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MaPe (St. Paul, Minnesota USA)

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206 Bones: (Temperance Brennan 12)
206 Bones: (Temperance Brennan 12)
by Kathy Reichs
Edition: Paperback
Price: £7.99

5.0 out of 5 stars Let me explain... (some spoilers), 17 Nov. 2013
To be honest, I'm not sure if this is really a 5-star book. But, I stand by my rating because this is the first Reichs novel after a long while that I didn't at some point find irritating - and that's even though all the usual story elements are there (anthropologist investigator, story-so-far summaries, finger-curling gestures, love-life dilemmas...). Of course, Tempe does once again get herself into mortal danger, but somehow it doesn't seem so infuriatingly out of place as it usually does. The corrupt academic subplot was quite interesting. Good to be reminded that education and intelligence doesn't necessarily equal integrity. Of course, we could have definitely done without the sermon at the end. She really could have saved that for an afterword or some such place. Personally, I could also have done without Ryan - I might be alone in this view, but I'm so done with him. I really don't think there should be any more of that "will they or won't they" teasing; he screwed her over, she should cut her losses and move on. Alas, that's not likely to happen. But that being said, even their rapport didn't strike me as annoying in this book - so all in all, I found it an enjoyable read (more so than expected, even!), and I for one am hopeful as to the future of the series. It might be picking up again!


Monday Mourning: (Temperance Brennan 7)
Monday Mourning: (Temperance Brennan 7)
by Kathy Reichs
Edition: Paperback

3.0 out of 5 stars Good main story, but the rest... (spoilers!), 27 Oct. 2013
First of all, let me say that I quite liked the principal story line in this book. It was quite interesting, had some believable red herrings along the way, tied in nicely with some relatively current events, and aside from the unnecessarily detailed explanations of the Stockholm syndrome, would have deserved more than three starts.
HOWEVER... The whole reset of the interpersonal relationships that takes place in the beginning of each new book is *really* getting annoying. Claudel is back big time. The guy who practically wrote her fan mail at the end of the first book could just as easily be the guy from the *beginning* of the first book. Or any of the books in between. Ryan... come on. This time she couldn't try to convince us that they hadn't yet "done the deed", but this whole soap opera bickering thing? And then the "twist" of the explanation and everything's fine? The guy has been lying by omission for months, and they're just two peas in a pod again? Not to mention that such an omission is not even consistent with the usual dynamics of their relationship, be it professional or personal. They use each other as sounding boards for just about everything that happens. Moving on... The book actually got points while I was reading it for making me believe that Tempe's friends and/or family weren't going to be placed in direct danger because of the case for a change. Yeah, right. And as for Tempe herself... come on, the bad guys come after her personally *again*? How likely is that? And even assuming that we only hear about the "interesting" cases during which this happens, how come no suspect ever breaks into other people in the lab's houses or takes them hostage?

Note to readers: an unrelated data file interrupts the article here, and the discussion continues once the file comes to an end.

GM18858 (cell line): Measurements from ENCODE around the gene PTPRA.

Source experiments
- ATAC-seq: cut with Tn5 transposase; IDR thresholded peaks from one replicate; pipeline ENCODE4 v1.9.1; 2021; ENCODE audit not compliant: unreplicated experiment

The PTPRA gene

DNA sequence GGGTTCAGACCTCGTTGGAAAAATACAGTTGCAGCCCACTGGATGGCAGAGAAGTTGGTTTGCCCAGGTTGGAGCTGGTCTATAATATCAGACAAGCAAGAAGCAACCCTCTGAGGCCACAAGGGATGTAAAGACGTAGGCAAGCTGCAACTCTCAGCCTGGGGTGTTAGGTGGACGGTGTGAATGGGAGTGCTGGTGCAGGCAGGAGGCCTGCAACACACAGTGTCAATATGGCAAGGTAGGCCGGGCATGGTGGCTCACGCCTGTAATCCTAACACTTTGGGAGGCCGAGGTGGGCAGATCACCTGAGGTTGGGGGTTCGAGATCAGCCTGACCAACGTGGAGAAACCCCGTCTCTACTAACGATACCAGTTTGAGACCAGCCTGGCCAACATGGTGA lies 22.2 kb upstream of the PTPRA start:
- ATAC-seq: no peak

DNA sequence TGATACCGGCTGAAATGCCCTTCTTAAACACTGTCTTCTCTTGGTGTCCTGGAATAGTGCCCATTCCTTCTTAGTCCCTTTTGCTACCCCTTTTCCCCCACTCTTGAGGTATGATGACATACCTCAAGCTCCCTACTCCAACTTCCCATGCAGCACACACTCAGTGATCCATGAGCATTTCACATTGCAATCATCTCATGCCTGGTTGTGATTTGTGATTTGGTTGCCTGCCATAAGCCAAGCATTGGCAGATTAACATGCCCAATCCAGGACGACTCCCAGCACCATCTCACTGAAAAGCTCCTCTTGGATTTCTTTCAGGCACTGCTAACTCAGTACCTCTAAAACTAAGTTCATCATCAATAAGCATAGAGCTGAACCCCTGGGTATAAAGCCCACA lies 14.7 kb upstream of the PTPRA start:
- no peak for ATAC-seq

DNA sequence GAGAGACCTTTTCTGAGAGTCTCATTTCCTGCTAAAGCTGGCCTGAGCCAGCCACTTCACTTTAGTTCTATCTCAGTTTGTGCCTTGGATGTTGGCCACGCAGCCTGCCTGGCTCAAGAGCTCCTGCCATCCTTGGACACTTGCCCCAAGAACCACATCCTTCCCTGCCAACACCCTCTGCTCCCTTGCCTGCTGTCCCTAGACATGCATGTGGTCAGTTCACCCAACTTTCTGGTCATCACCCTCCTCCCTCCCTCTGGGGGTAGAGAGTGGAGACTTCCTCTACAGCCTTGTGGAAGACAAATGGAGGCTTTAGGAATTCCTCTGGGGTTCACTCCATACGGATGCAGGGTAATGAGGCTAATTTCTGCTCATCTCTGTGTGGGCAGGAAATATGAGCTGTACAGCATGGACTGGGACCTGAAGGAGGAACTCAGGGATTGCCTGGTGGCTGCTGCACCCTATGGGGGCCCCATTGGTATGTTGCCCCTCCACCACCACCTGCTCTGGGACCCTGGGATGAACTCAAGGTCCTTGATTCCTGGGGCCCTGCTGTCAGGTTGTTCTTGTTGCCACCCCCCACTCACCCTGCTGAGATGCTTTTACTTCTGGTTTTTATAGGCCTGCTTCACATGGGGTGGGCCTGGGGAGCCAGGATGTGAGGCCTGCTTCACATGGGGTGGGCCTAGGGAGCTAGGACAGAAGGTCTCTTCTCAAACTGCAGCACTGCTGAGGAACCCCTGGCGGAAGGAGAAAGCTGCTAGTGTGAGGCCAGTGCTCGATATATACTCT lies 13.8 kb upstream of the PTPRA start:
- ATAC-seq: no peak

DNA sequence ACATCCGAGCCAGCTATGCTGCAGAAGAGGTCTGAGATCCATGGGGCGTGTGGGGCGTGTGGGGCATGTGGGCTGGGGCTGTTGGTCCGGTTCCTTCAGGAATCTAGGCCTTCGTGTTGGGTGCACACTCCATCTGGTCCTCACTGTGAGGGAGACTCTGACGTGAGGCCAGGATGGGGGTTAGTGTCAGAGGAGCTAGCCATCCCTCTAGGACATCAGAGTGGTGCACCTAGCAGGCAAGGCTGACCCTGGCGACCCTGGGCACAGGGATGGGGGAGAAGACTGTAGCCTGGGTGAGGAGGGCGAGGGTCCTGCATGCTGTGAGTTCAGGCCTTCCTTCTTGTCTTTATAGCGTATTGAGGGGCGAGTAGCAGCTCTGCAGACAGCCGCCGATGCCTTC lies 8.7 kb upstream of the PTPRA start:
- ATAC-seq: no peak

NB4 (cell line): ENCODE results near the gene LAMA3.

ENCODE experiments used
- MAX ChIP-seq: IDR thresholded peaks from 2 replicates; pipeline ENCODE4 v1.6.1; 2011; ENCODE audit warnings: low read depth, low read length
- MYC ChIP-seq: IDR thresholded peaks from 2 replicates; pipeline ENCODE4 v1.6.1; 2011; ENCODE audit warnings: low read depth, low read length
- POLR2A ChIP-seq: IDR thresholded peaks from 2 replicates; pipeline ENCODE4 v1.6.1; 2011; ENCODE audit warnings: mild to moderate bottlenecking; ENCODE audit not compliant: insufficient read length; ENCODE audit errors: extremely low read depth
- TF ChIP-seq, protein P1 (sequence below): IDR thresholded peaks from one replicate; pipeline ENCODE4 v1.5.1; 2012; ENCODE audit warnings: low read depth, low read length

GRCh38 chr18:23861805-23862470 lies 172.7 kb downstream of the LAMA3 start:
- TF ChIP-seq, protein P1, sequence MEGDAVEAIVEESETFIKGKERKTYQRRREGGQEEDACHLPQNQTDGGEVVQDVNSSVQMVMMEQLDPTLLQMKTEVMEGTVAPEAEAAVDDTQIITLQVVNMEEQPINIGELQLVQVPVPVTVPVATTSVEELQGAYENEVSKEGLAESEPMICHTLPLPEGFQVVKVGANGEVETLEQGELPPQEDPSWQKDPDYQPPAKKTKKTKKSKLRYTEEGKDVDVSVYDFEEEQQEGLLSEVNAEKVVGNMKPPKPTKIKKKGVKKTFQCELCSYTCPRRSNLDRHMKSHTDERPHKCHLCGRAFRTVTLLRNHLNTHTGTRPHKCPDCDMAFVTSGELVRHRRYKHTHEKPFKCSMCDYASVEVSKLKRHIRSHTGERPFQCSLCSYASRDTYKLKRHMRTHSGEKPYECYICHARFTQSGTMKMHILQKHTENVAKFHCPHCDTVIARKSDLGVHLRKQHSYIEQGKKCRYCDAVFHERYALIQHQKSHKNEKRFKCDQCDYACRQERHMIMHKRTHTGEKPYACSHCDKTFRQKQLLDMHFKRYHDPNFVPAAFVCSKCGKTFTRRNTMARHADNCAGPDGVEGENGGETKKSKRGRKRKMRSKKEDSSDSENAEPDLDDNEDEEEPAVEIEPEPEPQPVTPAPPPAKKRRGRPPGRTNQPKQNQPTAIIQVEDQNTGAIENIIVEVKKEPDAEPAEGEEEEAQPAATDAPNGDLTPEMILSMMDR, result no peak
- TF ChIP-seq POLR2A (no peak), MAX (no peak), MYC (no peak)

All in all... I like the series and I like the Tempe character. But series are built on character development and keeping the loyal reader (or viewer)'s interest. If there is no character development from instalment to instalment (I don't mean within individual books, there is some of that) and there is no variation in the plot, the interest is bound to wane. I know it's happening to me.


Kommandant's Girl (MIRA)
Kommandant's Girl (MIRA)
by Pam Jenoff
Edition: Paperback

4 of 5 people found the following review helpful
2.0 out of 5 stars Kind of an entertaining read, but nothing more, 13 Feb. 2012
I decided to give this book a try based on the many an enthusiastic review here - but what a disappointment! It was presented as a compelling and thought-provoking piece of fiction, whereas in reality it is closer to a trash romance novel (I'm not sure if "sex-free" qualifies as "trash", but it's close enough). The characters are cardboard, unconvincing and Americanized, the plot developments are unbelievable, the book is sprinkled with anachronisms and - I cannot believe I'm making this observation - actually seems to be poorly edited - it seems like the author couldn't decide whether to write it in the present or past tense, so there are leftovers all over from having changed her mind as she went along. I have a feeling this was written for a teenage (or younger) audience with the intention of familiarizing them with the WWII. Still, I cannot shake the impression that this might have been a great book if it had been handled with more skill, which is probably why I described it in the title as an "entertaining read" - but only if you're looking for something to read on the beach. If you're hoping for a memorable historical novel, steer clear of this one!
Comment Comment (1) | Permalink | Most recent comment: Sep 11, 2013 10:29 AM BST


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